Behavioral and Brain Sciences, Volume 33, Issue 2-3, April by Paul Bloom & Barbara L. Finlay (Editors)

By Paul Bloom & Barbara L. Finlay (Editors)

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Extra resources for Behavioral and Brain Sciences, Volume 33, Issue 2-3, April June 2010

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Would it matter if we discovered that these age-specific developmental milestones are in fact only characteristic of infants in middle-class families? If we found that infants living in poverty are actually one or several months slower than higher-SES infants to show evidence of “core knowledge of spatial relations” or “speech segmentation ability”? It should matter, because to ignore such differences is to ignore the potential role of environmental support in the ontogeny of these critical capacities.

2008; 2010; Goodall 1986; Mitani & Watts 2005). Second, comparative psychology has favored experimental studies using anthropocentric designs and assumptions. These might allow testing human abilities in other species, but are unlikely to uncover cognitive abilities of nonhuman animals. For example, to understand the altruistic abilities of chimpanzees, experiments have been designed on the ethnocentric assumption that sharing should be preferred over nonsharing when there is no cost to oneself (Silk et al.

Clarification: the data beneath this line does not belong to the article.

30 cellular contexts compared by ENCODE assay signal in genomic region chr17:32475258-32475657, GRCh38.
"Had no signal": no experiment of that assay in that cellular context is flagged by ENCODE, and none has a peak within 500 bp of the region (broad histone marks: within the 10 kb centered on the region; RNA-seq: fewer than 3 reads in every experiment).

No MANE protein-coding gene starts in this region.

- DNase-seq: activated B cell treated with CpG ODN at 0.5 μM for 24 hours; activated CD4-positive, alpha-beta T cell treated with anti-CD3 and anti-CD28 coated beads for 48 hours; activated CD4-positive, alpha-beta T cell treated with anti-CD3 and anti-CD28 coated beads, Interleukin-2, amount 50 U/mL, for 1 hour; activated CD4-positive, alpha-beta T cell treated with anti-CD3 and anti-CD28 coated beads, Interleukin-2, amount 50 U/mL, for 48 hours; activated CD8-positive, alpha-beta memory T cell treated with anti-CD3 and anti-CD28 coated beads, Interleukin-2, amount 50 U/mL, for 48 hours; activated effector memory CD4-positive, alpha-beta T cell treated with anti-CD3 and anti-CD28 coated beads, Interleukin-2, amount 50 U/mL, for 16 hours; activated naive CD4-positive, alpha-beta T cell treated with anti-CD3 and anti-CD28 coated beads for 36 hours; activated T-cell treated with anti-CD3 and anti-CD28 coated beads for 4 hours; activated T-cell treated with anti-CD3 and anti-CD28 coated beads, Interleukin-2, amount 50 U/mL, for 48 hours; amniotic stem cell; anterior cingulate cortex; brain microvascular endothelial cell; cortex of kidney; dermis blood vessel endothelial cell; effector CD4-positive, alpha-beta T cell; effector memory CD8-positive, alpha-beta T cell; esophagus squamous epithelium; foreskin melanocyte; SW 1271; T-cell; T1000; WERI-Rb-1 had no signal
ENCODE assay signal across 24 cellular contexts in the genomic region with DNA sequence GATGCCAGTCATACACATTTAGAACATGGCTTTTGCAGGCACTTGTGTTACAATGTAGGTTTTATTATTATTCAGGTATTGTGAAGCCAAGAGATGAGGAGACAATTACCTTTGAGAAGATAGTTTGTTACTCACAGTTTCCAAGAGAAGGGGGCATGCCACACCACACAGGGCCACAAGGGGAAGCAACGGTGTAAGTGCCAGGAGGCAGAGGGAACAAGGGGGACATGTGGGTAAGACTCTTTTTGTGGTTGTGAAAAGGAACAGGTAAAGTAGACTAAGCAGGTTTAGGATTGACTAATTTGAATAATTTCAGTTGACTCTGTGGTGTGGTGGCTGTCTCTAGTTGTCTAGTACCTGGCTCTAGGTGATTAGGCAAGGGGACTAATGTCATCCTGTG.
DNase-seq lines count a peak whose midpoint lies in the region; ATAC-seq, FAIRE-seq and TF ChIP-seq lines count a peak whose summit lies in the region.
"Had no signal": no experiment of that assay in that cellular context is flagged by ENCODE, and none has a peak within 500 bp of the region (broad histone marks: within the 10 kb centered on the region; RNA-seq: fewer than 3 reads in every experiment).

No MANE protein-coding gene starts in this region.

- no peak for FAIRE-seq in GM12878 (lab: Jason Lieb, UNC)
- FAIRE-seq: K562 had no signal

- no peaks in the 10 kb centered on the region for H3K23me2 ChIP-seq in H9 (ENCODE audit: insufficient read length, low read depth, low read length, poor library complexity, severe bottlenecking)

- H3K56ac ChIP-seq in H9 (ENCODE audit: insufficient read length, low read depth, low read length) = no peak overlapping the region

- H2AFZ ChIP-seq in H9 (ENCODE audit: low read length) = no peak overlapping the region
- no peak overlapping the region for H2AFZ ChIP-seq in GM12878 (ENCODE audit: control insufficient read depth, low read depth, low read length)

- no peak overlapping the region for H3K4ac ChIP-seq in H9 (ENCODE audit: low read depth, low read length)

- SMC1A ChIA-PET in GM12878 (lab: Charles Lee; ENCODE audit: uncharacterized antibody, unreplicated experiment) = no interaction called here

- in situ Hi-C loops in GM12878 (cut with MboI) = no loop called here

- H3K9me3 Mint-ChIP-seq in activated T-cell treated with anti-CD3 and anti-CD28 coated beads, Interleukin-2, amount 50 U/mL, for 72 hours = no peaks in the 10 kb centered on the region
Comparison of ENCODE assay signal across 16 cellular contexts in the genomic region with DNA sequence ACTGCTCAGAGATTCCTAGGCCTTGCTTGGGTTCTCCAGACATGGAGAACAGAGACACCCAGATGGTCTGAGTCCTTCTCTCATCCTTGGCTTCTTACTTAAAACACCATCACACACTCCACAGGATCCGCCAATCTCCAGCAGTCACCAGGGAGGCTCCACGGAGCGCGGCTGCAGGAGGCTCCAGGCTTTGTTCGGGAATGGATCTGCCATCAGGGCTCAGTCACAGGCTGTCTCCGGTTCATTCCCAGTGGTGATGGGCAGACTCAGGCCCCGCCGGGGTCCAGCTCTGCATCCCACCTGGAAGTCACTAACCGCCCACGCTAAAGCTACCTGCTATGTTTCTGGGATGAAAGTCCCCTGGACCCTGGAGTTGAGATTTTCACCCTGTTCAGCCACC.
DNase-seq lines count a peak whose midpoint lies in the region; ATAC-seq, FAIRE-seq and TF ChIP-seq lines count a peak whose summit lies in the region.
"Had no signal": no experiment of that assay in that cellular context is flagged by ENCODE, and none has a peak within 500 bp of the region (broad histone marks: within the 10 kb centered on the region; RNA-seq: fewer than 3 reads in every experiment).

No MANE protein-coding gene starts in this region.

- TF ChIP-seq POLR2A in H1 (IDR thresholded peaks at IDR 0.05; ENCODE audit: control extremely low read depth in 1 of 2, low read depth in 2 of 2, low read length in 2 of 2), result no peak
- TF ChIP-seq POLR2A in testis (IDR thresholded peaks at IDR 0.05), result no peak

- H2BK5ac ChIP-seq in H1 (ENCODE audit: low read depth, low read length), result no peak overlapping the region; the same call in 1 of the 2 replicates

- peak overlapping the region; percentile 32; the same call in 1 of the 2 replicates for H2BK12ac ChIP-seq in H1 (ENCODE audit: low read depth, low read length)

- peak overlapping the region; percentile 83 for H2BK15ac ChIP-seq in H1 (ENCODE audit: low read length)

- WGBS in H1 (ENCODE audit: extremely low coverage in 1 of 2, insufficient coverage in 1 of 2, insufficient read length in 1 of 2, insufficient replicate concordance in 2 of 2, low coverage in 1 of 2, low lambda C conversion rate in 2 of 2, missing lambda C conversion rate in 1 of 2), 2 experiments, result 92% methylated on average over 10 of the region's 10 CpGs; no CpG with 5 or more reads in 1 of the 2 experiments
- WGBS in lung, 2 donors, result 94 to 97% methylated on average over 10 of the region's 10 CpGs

Medin Department of Psychology, Northwestern University, Evanston, IL 60208. ’s critical review demonstrating that psychology research is over-reliant on WEIRD samples is an important contribution to the field. Their stronger claim that “WEIRD subjects are particularly unusual” is less convincing, however. We argue that WEIRD people’s apparent distinct weirdness is a methodological side-effect of psychology’s over-reliance on WEIRD populations for developing its methods and theoretical constructs.

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